Although I was officially diagnosed in March 2009 with Bipolar I disorder and began treatment, I am confident in saying that my bipolar episodes started well before that time.  If I could guess somewhat accurately, I would say it all started somewhere around the age of 18 … which would be the early 90’s.  If I only knew then what I do know now, oh how I would have done things differently!  At the same time, I am a firm believer in the saying “everything happens for a reason”.  For some reason, my illness led me to who I am and where I am today, and I have faith that is exactly where I am supposed to be.  Therefore, I am content with that.  It took me a long time to come to terms with that … but I do believe that I could not succeed without having done so. 

One of the things that I had to learn early on in my diagnosis was the word “trigger”, and what that meant to me.  Triggers are feelings, situations, or events that can lead to the onset of depressive or manic episodes, or mood swings in general.  I spent a long time figuring out exactly what my triggers are, as everyone’s triggers can be completely different.  For me personally, it took years of therapy (individual and group), the help of my family and friends, and doctors, not to mention deep self-evaluation, as well as trial and error.  Personally, my triggers include a variety of things such as lack of proper sleep, the change of seasons between fall and winter, the Christmas season, the unaddressed damage of my emotional health after an abusive, controlling relationship in my early 20’s, visible lack of support and love from close family members, and extreme stress or feelings of fear.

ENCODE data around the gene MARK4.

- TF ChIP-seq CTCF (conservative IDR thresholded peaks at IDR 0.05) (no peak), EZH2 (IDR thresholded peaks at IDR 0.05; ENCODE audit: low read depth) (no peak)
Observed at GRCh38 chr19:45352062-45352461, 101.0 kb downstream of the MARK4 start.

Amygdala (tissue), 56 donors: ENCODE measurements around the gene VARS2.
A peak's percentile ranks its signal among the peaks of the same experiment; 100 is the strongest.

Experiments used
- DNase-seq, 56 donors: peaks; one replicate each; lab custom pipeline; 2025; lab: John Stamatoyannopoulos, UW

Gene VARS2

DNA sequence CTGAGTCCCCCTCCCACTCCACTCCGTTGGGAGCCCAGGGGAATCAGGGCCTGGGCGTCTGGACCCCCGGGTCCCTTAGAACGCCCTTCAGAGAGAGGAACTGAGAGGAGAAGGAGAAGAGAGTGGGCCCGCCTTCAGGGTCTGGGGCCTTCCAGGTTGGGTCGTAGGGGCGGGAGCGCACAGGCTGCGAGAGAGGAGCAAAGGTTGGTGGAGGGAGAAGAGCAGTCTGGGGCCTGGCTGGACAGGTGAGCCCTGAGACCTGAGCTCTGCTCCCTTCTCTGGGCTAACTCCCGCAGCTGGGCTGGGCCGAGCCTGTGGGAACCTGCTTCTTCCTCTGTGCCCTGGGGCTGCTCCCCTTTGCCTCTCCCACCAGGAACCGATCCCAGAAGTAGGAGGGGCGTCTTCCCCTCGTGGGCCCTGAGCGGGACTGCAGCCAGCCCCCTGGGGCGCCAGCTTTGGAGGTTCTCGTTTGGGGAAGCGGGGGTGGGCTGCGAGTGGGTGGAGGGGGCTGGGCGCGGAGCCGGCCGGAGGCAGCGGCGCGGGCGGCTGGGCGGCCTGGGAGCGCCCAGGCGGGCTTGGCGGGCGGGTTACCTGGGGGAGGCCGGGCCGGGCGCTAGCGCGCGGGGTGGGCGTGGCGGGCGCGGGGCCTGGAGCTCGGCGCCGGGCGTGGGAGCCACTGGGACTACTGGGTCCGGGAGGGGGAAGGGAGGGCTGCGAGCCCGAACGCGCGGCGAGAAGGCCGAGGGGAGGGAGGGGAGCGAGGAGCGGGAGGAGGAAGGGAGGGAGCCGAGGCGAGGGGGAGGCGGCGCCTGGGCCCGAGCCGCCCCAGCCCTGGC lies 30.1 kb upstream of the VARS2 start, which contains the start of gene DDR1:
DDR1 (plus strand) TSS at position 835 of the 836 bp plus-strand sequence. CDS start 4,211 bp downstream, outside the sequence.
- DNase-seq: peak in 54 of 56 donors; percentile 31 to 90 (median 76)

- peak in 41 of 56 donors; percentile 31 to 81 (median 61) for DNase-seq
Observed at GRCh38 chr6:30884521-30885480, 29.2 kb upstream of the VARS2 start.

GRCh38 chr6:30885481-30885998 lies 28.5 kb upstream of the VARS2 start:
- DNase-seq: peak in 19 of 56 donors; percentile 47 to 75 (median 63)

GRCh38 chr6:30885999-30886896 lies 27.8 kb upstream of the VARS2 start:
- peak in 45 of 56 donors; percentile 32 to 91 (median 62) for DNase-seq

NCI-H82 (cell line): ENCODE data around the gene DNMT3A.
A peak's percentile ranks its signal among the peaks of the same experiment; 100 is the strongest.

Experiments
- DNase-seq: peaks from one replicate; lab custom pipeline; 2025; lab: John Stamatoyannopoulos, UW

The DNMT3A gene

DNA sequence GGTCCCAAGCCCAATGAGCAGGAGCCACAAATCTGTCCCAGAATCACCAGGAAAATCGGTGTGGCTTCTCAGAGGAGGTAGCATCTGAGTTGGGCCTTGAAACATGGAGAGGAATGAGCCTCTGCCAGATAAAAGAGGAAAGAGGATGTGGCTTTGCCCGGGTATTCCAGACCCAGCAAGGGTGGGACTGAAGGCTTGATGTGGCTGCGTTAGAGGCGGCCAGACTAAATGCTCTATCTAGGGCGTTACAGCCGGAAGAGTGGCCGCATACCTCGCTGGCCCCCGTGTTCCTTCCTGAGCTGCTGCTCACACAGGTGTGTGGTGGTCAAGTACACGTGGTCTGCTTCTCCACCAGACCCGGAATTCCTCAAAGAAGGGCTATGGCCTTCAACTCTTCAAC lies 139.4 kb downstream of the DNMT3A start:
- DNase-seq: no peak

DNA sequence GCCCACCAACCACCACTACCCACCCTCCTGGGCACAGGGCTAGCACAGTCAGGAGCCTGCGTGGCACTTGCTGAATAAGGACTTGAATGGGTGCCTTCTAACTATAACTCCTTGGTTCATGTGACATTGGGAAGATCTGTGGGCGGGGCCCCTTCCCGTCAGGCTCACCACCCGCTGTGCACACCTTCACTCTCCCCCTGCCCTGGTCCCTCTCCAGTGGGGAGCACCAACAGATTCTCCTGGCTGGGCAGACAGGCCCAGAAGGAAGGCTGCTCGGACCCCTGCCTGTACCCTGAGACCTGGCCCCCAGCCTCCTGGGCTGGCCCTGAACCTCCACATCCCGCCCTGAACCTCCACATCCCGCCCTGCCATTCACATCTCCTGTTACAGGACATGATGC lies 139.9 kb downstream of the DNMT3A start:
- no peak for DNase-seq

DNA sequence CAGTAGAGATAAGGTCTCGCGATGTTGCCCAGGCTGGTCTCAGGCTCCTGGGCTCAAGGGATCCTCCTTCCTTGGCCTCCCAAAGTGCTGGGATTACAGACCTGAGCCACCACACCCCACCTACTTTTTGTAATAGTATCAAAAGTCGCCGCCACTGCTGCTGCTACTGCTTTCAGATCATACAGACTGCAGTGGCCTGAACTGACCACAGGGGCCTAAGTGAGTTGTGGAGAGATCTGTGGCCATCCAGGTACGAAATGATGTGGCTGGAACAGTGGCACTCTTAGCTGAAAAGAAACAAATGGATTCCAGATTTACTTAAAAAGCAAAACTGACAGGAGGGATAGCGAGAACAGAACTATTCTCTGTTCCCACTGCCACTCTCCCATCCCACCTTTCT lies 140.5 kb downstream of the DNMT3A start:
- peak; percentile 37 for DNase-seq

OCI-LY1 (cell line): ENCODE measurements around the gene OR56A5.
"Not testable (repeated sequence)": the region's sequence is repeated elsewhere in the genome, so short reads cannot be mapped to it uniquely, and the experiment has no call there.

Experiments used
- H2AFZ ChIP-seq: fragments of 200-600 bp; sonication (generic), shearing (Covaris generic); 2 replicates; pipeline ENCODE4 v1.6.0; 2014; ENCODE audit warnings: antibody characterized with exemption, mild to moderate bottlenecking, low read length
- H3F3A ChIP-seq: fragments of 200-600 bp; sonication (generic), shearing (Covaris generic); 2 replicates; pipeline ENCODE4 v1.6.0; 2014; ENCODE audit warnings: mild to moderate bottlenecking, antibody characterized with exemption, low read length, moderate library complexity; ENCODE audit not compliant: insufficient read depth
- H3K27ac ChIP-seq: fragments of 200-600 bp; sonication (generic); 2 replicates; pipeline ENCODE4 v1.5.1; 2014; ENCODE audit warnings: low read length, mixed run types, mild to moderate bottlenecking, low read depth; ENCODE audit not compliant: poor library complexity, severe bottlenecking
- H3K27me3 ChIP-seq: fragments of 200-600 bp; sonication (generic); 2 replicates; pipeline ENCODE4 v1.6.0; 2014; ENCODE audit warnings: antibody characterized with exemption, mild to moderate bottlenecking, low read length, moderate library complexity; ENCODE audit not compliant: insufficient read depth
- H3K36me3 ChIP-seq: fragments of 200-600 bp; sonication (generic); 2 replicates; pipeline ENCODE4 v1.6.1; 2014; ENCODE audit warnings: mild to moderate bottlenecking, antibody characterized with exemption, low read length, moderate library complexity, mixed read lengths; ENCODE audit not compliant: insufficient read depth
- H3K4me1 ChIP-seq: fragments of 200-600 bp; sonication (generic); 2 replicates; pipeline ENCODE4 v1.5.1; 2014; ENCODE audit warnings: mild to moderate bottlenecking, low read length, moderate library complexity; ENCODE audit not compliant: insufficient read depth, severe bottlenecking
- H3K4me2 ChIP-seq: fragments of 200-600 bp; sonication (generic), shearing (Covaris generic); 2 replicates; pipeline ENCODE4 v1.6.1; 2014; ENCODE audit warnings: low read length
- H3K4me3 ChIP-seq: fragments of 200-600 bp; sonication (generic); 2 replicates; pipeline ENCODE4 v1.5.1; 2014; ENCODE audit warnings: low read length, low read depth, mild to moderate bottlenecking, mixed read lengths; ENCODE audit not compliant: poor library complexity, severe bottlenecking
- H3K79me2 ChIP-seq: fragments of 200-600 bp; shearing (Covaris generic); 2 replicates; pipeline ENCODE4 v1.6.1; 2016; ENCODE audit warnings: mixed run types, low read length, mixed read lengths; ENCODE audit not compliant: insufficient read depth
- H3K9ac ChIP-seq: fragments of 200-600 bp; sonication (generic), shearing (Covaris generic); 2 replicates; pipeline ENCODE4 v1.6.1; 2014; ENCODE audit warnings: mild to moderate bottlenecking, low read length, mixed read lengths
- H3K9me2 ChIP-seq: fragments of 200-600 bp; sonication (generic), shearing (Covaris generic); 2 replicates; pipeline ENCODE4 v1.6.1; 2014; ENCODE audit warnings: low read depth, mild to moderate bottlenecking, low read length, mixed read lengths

Although my mood swings can occur at any time for any reason, I realized that my triggers played a significant role in my episodes.  While I was identifying my triggers, I also had to start to learn how to plan ahead to deal with them, learn appropriate ways to cope with the trigger while I was experiencing a mood swing or possible onset of an episode, and learn through trial and error how to do it better the next time it happened.  It is an ongoing process in my life and probably forever will be.  It is not science and there is no right answer, but the harder you work at making yourself better and learning how to be well when the bipolar bear comes knocking on your door – you may start to notice as I did, that I can shut the door before that bear walks in.  Not all of the time, but more and more of the time! 

Personally, to identify my triggers, I started writing in a journal.  Paper and pen the old fashioned way … I make an effort to write every day to myself, and to review my entries once a month, to identify patterns of depression or mania and when they were occurring.   It is important to also keep an honest and open communication with my therapist and doctor, as well as to ask for help from family and friends in drawing my attention to any unusual behavior patterns.

With that being said, I would like to leave on this note – bipolar is a medical condition … asking for help is NOT a sign of weakness.

Until next time –

Andrea Piekarski-Susalla J

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